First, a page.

So what does this mean to you today? It might be prudent to pay attention to what adds to your home’s energy efficiency with any updates you do to your home. For instance if you need to replace the furnace, consider spending a little more to get a higher efficiency unit. And it might be a good idea to take advantage of a ‘Free Energy Audit’ if your utility provides one. I know here in Hendricks County, Hendricks Power & Duke Energy will do free audits for their customers.
So if you want your home to be ‘Green’, it’s going to take a little more work than slapping the trendiest color of green on the walls. If you have any questions on updating your home and the future value call or text The Derrick Team at 317-563-1110 today and we’ll be happy to discuss with no obligation to you. Or use our handy Contact Form here!
Every time you talk to a good real estate agent while at an open house you will eventually hear from them “Are you working with an agent?” Good agents will respect that you are the other agent’s client unless you tell us otherwise. What is usually surprising is when the person tells us that they don’t want help from an agent in their search for a new property. They might even be annoyed when we offer to represent them in any transaction even thought it costs them nothing because the seller typically pays all commission fees. It’s one of those puzzling items that we run across quite often.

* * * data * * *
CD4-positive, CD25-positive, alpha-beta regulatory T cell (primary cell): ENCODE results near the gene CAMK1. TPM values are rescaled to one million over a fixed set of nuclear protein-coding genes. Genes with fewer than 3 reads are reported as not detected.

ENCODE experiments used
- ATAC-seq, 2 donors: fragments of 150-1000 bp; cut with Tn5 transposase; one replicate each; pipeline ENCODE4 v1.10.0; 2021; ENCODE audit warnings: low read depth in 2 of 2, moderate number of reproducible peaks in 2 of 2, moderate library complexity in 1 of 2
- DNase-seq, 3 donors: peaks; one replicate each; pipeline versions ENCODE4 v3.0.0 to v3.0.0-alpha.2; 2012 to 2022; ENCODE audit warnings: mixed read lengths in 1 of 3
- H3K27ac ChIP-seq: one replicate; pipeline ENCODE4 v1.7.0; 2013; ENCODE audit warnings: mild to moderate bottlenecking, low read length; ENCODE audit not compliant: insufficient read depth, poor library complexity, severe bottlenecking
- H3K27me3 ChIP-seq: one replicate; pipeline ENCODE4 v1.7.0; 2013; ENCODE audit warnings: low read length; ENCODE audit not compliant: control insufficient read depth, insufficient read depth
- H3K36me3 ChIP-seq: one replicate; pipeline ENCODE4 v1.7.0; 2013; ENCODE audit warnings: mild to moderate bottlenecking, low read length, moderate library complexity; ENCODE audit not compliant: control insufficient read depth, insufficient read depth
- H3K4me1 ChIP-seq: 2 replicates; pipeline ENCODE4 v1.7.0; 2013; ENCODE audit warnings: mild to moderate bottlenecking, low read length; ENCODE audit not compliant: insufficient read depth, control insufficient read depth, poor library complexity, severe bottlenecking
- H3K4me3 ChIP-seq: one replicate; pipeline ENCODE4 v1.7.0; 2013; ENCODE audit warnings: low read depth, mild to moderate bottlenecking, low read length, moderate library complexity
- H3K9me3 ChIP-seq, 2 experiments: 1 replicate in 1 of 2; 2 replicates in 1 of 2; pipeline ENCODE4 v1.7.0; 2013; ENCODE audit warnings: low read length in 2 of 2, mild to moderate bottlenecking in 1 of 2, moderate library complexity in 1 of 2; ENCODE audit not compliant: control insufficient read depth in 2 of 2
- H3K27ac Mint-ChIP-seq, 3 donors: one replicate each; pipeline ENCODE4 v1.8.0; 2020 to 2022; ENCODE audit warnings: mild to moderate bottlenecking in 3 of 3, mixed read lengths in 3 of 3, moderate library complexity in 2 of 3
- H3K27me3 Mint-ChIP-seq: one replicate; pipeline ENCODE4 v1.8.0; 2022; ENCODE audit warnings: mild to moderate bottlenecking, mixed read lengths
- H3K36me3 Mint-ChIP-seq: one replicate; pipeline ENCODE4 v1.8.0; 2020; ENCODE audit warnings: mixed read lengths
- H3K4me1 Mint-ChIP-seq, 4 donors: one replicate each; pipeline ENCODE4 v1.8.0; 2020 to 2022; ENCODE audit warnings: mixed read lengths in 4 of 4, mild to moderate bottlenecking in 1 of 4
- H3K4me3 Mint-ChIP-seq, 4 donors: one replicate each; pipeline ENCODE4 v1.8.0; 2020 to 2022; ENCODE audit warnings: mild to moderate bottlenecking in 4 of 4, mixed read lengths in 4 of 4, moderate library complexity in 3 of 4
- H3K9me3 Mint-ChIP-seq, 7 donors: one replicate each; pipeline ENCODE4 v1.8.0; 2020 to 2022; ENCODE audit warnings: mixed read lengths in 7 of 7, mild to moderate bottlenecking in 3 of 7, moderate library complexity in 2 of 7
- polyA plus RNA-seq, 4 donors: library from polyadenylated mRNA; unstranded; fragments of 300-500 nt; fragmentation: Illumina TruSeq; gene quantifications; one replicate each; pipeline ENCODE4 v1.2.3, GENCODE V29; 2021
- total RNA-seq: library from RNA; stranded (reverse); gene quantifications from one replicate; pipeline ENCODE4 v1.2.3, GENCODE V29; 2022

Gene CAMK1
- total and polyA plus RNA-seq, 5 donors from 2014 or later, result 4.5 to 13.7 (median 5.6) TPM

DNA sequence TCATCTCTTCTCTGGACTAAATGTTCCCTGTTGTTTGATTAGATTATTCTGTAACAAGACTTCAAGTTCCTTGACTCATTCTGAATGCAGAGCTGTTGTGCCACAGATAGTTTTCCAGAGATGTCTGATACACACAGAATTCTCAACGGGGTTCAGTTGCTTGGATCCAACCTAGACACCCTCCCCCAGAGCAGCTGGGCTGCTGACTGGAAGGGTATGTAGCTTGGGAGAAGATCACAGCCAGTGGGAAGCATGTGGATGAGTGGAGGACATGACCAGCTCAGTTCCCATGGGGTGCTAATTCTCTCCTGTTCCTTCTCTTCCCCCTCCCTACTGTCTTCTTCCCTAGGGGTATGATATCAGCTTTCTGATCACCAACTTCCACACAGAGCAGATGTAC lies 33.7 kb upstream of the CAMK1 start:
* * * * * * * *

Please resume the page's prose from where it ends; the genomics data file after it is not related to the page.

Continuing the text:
If you are one of those buyers not ready to commit to an agent representing you here are something to consider: A good buyer agent will spend a great deal of time and effort to find the perfect home for a committed client. This will include all the proper preparation and education on the processes for the client, searching and showing potential homes to the client, and of course working with the client with an offer all the way to closing and beyond. So if you don’t commit with an agent you’ll find most agents will only offer information on their listings you contact them about but not much else.
Now for a couple of suggestions when looking for an agent to help you: Do some research on agents in your area. Ask family, friends, co-workers, and neighbors if they’ve worked with any agents recently or any recommendations they might have. Visit open houses in the area you are looking in to find agents that work that area. Google them and find out about their Internet presence. You’ll see their knowledge of the area from all of this. Then to see if they are a good personality match meet with them at their office and discuss what you’re looking for. Even at this point you have nothing to lose, as you are committed to nothing until you start looking at properties with the agent.